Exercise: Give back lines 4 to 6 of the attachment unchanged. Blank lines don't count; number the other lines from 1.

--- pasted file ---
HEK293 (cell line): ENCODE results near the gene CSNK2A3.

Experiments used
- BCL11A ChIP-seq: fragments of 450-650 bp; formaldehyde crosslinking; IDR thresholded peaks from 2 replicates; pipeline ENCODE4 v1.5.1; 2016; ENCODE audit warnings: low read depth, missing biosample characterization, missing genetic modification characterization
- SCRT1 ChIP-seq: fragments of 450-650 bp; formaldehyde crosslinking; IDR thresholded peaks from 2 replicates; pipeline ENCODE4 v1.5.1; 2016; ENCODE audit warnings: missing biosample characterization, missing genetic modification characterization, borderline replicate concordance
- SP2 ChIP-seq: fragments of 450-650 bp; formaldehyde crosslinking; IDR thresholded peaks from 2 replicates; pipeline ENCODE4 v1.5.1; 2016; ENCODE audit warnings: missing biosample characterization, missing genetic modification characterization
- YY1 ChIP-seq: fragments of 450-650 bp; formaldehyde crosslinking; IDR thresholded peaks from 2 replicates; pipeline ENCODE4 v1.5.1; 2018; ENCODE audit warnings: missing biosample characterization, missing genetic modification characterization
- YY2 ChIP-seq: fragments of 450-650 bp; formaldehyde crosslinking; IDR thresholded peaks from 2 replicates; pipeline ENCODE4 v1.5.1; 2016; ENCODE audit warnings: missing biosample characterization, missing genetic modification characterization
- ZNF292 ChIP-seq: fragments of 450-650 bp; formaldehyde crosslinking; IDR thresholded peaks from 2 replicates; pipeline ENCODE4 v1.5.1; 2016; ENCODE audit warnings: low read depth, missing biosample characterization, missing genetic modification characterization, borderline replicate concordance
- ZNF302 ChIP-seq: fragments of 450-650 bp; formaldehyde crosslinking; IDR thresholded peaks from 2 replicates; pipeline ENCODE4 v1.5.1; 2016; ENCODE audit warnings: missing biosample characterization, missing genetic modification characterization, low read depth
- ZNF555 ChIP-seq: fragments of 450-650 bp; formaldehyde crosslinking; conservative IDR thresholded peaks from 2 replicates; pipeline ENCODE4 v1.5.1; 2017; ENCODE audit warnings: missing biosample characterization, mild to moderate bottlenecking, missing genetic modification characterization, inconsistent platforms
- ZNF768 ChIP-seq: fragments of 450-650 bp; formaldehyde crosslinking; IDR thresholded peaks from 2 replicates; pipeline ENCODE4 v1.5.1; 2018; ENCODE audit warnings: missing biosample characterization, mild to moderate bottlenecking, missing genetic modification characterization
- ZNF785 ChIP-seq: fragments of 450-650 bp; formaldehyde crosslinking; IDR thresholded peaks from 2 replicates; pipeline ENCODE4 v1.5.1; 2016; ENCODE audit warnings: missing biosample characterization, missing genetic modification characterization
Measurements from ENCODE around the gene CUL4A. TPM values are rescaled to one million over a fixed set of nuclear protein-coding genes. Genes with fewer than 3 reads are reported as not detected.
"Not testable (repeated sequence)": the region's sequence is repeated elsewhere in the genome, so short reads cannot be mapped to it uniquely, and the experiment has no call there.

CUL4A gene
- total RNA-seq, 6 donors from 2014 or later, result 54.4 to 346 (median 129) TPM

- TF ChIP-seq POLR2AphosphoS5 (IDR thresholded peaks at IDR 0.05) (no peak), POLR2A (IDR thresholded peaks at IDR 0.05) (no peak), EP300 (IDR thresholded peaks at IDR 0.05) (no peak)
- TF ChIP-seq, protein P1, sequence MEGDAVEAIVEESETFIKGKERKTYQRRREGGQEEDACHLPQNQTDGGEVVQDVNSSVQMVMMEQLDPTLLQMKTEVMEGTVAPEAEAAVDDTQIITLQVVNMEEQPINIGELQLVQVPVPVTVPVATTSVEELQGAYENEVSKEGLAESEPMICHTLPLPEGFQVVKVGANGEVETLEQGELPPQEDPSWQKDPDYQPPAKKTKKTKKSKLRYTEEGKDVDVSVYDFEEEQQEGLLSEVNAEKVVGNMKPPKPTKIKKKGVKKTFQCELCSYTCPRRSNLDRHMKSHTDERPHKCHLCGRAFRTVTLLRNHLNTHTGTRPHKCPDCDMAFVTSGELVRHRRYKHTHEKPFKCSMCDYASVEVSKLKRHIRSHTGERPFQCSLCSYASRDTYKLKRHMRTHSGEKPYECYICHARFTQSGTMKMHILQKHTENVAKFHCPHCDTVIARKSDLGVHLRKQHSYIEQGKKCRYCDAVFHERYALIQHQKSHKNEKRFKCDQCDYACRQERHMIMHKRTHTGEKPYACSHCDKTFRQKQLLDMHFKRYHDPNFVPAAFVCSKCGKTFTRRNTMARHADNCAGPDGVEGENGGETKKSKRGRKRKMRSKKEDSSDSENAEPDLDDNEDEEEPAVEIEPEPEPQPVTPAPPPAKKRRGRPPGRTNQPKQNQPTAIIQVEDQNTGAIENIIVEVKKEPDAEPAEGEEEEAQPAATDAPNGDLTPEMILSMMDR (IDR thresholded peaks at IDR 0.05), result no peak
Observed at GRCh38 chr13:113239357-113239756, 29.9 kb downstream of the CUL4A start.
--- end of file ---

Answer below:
- SCRT1 ChIP-seq: fragments of 450-650 bp; formaldehyde crosslinking; IDR thresholded peaks from 2 replicates; pipeline ENCODE4 v1.5.1; 2016; ENCODE audit warnings: missing biosample characterization, missing genetic modification characterization, borderline replicate concordance
- SP2 ChIP-seq: fragments of 450-650 bp; formaldehyde crosslinking; IDR thresholded peaks from 2 replicates; pipeline ENCODE4 v1.5.1; 2016; ENCODE audit warnings: missing biosample characterization, missing genetic modification characterization
- YY1 ChIP-seq: fragments of 450-650 bp; formaldehyde crosslinking; IDR thresholded peaks from 2 replicates; pipeline ENCODE4 v1.5.1; 2018; ENCODE audit warnings: missing biosample characterization, missing genetic modification characterization